And these interactions matter because the process of environmental change we set in motion with fire has reached an unprecedented level. Of course, any organism takes resources out of the environment and puts waste back in. That’s normal. What’s different today, according to Wilkinson, is the scale and the rate at which that exchange is taking place. After fire, the next great change came when, as Wilkinson puts it, “we started killing off things.” Some of the earliest human-caused extinctions took place about 13,000 years ago in North America. The cause: People with really good Stone Age technology, such as spears and other weapons.

“You don’t get big extinctions in Africa or Eurasia,” Wilkinson observes, “presumably because we evolved there. But when you go from no humans to really high-tech humans, that’s bad news. We are removing life at a large scale. How much can you lose before there are significant effects?”

The good news is, we understand the science of these planet-scale changes well enough to know what we’re doing wrong—and we have the technology to fix it. The difficult thing is summoning the political will to do so. “All politics is short term, even if you’re a dictator,” Wilkinson says. “We need to think in planetary time scales. The time scale of politics is the wrong one for climate solutions.” So, if you want to save the world, Wilkinson suggests the social sciences or even politics. Lighting a fire under the electorate to inspire more long-term thinking—that’s one change we can’t live without.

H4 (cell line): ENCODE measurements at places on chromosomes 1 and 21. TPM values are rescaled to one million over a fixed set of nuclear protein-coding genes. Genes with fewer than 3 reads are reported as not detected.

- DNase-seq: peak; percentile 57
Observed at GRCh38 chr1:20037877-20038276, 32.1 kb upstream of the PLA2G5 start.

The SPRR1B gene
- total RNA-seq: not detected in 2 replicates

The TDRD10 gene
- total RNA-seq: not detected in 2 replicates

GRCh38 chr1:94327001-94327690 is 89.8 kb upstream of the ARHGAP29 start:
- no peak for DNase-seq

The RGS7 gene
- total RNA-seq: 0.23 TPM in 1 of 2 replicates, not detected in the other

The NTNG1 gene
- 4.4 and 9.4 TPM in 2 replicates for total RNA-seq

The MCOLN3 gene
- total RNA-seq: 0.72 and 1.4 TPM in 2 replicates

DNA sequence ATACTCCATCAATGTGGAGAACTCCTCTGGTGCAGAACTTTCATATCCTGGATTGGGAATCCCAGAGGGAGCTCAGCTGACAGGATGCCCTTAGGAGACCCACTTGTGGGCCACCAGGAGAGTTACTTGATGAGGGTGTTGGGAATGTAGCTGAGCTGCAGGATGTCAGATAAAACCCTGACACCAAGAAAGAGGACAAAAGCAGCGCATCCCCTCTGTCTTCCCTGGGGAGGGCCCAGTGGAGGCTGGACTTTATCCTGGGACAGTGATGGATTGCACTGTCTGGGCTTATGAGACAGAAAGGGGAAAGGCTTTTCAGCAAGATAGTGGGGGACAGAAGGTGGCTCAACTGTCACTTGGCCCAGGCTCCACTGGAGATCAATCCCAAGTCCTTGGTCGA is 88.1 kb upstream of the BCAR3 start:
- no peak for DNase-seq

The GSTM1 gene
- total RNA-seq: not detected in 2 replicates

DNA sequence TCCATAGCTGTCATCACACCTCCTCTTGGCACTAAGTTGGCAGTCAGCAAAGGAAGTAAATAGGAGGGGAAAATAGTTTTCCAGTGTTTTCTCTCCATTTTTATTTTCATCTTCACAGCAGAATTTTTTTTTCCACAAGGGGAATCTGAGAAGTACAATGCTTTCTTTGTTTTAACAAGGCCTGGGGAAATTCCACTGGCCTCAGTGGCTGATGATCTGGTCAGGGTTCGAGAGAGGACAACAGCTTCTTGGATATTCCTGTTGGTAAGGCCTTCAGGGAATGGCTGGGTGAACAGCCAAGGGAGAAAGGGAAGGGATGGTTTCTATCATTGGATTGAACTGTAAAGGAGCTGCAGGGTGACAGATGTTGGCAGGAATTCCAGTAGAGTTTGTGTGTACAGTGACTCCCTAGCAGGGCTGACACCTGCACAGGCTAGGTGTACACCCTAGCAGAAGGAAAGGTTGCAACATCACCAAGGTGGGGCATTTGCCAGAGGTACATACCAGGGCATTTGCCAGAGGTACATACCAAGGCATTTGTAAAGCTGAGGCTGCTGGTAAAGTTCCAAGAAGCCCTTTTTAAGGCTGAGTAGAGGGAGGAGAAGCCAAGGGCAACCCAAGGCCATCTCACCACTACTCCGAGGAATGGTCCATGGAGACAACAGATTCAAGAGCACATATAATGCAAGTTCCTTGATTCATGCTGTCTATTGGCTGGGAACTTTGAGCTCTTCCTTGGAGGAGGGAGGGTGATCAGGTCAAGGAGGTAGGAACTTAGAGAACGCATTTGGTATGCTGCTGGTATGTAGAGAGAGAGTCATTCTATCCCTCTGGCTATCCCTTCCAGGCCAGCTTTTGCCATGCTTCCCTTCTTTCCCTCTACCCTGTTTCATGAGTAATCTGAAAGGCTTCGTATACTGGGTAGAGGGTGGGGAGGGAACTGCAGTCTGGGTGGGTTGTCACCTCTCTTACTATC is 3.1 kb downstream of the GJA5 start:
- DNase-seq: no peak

[1]  P. E. McGovern, M. Christofidou-Solomidou, W. Wang, F. Dukes, T. Davidson, and W.S. El-Deiry. “Anticancer Activity of Botanical Compounds in Ancient Fermente Beverages.”   International Journal of Oncology 37(1) (2010), 5-21.

[2]  although debated, on cultural ignition by human ancestors, see David Richardson. Ecology and Biogeography of Pinus. Cambridge University Press, 2000, 193. The 400,000 BP year figure is for Europe and China; also suggested at Swartkrans in South Africa at 1.5 million years BP. Also see the Israeli site of Gesher Benot Ya’aqov where suggested date is around 790,000 years BP for Homo erectus or Homo ergaster use. Nira Alperson-Afil. “Continual fire-making by Hominins at Gesher Benot Ya‘aqov, Israel”. Quaternary Science Reviews 27.17-18 (2008) 1733-39.



Comments are closed.